A Hidden History (read full article here)


This article makes an excellent point in addressing the lack of education being given to students on female scientist. However, I remember feeling this same way in just about all my history classes as they were filled with the great accomplishments of men. When we talked about women in history it always felt like a quota they had to meet with their one paragraph of dry, unenthusiastic acknowledgment of female accomplishments. After traveling a bit I started learning about the many amazing women in history that helped change our world and was frustrated those things weren’t conveyed to me when I was in school.

Not only is it so important for girls to learn about influential women in history so they can be inspired to shoot for the stars, but it is equally important for boys to grow up learning that women are just as vital in this world as they are. I grew up always feeling like I needed to prove I was as smart, strong, fast, whatever, just as the boys were. To me, it felt like everyone around me, even women, saw females as these weak Barbie dolls who needed someone to think for them. Learning about these women and the amazing things they accomplished in times of such hardship would have been the confidence boost every girl deserves and every boy seems to grow up getting.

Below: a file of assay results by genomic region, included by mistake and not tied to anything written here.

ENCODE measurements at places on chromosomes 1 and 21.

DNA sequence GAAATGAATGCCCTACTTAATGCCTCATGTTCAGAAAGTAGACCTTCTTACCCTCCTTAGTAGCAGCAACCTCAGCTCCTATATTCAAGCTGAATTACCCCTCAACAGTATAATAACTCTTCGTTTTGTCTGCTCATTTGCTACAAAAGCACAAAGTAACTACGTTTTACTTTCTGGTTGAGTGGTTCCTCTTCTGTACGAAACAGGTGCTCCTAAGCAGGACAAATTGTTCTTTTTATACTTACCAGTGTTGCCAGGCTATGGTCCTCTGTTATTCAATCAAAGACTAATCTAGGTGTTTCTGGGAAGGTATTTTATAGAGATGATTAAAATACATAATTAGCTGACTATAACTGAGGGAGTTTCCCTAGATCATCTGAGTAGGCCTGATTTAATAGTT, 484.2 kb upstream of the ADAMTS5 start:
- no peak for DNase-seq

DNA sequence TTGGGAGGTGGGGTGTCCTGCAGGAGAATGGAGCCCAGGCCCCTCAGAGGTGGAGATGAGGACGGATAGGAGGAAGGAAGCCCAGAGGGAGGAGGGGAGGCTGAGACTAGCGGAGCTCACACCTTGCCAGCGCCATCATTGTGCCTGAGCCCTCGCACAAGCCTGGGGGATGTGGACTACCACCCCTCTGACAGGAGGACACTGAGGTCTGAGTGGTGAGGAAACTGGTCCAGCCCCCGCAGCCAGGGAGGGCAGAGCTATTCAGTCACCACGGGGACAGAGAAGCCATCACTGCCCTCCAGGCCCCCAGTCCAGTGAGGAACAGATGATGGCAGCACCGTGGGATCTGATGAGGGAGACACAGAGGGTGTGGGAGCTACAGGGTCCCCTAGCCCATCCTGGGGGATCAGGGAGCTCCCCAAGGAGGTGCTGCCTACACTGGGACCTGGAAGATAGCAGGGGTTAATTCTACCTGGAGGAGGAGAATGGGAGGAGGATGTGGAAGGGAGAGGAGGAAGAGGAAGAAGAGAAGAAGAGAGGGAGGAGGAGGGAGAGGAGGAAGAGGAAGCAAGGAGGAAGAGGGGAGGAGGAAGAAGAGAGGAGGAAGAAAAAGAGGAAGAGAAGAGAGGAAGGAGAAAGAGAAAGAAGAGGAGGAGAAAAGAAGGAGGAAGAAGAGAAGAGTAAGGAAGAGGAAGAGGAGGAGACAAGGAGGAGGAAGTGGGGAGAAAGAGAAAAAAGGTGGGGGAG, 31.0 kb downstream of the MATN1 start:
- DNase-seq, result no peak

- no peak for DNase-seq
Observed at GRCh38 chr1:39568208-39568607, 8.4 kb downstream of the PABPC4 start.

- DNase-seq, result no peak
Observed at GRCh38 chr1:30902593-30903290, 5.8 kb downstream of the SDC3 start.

With that said, I don’t think we need to hold our breath for the school systems to finally integrate such things into their curriculum. Should it be? Yes. But the school system needs fixing in much more ways other than just this issue. Spreading this knowledge can easily be done at home, from coaches, mentors, aunts, uncles, grandparents—the village of people endowed to raise our world’s children. If you are part of a child’s life, you are equally responsible for molding a little piece of the person they have yet to become. So, use that time to inspire them. Enrich their lives with stories of the heroes from the past so they are always aware of the depths they can push themselves.

I’d love to hear your thoughts on this topic!




A Hidden History

Women have made their mark throughout the annals of scientific history, but their contributions are so hidden that when asked to name a famous scientist, children typically cite only men – Newton, Einstein, Edison. When asked to name famous women scientists, most cannot name anyone besides Madame Curie.


About the Author

Bridget is currently attending The University of Montana for wildlife biology and psychology, although she has informally studied animals her entire life. She has a passion for animal welfare and conservation, but believes the only way to really make an impact is through a better understanding of the human mind. Bridget was a competitive gymnast throughout her childhood and spent several years coaching after high school. If there is anything she loves as much as animals, it is empowering young women to live up to their greatest potential.